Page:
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Guest blog by Anthony James

Gateway’s CEO, Paul Thomas, is currently on annual leave. In his absence, this week’s guest blogger is Anthony James. Anthony is a partner with accounting firm, PwC. He is a management consultant and partner in the Financial Services Practice at PwC. Anthony works with financial services organisations of all kinds to develop innovative solutions to their most complex issues.

‘Asset rich and income poor’ … would you trust a Noble Laureate in Economics to do the rational thing with their SMSF?

With over one third of Australia’s superannuation in self-managed super funds (SMSFs) … is it any wonder everyone seems to have an opinion when it comes to Australia’s favourite investment vehicle?  And if the flood of inflows and burgeoning SMSF balances are anything to go by, the retirement of the savvy SMSF brigade looks assured.  Or so it seems …

In a fascinating article in this month’s Harvard Business Review, Noble Laureate 

Robert C. Merton discusses what he sees as a fundamental problem facing defined contribution retirement savings plans across the world.  

Specifically, he highlights the shift away from members viewing their defined benefit pension and government welfare entitlements in terms of the income they will deliver (how much income will I be guaranteed in my retirement?), to thinking about their defined contribution super plans in terms of balances and investment returns (how well did my fund do this past quarter, year, five years etc?).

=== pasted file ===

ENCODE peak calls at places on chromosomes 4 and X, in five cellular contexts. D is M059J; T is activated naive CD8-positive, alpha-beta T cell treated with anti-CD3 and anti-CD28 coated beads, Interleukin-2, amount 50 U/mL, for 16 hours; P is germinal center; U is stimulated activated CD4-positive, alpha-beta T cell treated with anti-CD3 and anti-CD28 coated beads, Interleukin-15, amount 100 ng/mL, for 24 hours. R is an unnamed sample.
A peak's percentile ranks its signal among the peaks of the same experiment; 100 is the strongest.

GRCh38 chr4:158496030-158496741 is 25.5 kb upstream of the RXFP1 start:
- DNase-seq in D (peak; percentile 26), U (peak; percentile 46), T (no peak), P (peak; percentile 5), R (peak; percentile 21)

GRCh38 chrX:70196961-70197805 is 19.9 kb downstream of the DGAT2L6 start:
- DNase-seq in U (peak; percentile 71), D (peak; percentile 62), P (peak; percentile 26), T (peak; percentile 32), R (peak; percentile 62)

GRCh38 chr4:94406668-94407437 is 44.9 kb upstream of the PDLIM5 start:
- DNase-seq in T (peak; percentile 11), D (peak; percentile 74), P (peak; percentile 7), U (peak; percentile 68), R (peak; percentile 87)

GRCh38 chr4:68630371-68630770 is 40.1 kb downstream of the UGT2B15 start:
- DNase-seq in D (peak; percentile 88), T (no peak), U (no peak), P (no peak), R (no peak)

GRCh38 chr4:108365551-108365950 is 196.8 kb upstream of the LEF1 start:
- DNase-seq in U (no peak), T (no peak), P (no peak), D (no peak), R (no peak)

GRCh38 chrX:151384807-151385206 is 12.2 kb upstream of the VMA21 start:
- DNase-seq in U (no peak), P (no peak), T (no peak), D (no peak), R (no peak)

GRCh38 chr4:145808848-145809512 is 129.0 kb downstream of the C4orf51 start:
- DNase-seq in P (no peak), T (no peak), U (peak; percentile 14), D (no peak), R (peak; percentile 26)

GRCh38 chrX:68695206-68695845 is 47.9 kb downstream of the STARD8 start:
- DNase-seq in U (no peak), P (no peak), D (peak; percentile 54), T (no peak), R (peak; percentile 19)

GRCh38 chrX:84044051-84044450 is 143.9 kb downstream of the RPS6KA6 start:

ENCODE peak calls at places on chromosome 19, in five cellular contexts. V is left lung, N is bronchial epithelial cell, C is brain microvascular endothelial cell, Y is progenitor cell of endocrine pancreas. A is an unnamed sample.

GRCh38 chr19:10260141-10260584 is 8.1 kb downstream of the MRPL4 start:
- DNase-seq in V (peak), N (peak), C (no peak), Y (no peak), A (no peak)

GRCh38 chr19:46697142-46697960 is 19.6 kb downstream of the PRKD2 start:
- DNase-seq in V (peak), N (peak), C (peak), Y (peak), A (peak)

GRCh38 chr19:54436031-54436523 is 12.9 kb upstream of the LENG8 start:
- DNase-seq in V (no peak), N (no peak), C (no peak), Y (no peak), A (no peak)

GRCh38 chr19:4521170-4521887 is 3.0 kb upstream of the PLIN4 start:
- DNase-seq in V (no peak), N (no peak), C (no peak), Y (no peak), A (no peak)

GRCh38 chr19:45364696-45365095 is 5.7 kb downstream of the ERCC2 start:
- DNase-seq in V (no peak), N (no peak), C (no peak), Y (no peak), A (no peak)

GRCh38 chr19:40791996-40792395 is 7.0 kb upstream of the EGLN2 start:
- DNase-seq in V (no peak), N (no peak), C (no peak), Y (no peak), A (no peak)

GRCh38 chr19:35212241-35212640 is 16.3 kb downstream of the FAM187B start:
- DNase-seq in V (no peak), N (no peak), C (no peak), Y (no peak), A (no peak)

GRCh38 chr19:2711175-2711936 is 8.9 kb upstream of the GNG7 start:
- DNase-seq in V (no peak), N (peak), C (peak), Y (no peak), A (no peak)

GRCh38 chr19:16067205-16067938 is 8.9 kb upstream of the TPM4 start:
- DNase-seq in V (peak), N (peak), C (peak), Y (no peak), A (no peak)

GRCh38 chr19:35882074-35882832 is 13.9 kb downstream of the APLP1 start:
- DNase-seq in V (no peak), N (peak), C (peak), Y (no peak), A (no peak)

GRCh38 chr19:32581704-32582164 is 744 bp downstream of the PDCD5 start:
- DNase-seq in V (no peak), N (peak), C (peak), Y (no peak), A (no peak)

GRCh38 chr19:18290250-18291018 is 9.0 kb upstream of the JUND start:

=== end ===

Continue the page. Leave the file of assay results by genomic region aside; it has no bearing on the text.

The distinguished professor makes the point that the modern preoccupation with growth and returns rather than retirement ‘outcomes’ is jeopardising the core purpose of super … to provide a stable, comfortable income in retirement.

A simple way to think about this is that common SMSF assets like shares and property (which have typically ‘performed’ over the long term), provide no ‘guarantees’ when it comes to retirement income (what if companies stop paying dividends because the tax laws change, what if the markets crash the day before I am set to retire, what if the bottom falls out of the rental market). The same goes for the large cash balances in many SMSFs – in a low interest rate; low yield environment with a very skinny range of attractive retirement income products, cash in the bank doesn’t guarantee income.

Whilst innovations in retirement income offerings is high on the agenda of many large funds, the preoccupation with preserving and growing super balances rather than securing retirement income is a significant SMSF blind spot … how many are happy with the ‘wealth’ being generated from the ‘good’ investment decisions they’ve made in their SMSF, but have no genuine idea how to invest to secure the right level of guaranteed income in retirement?  

The fact is that a very large number of SMSFs (indeed much of Australia’s super savings), are not being invested in a way to ‘guarantee’ their members the right level of retirement income … good super savers are not necessarily going to retire with the lifestyle they deserve!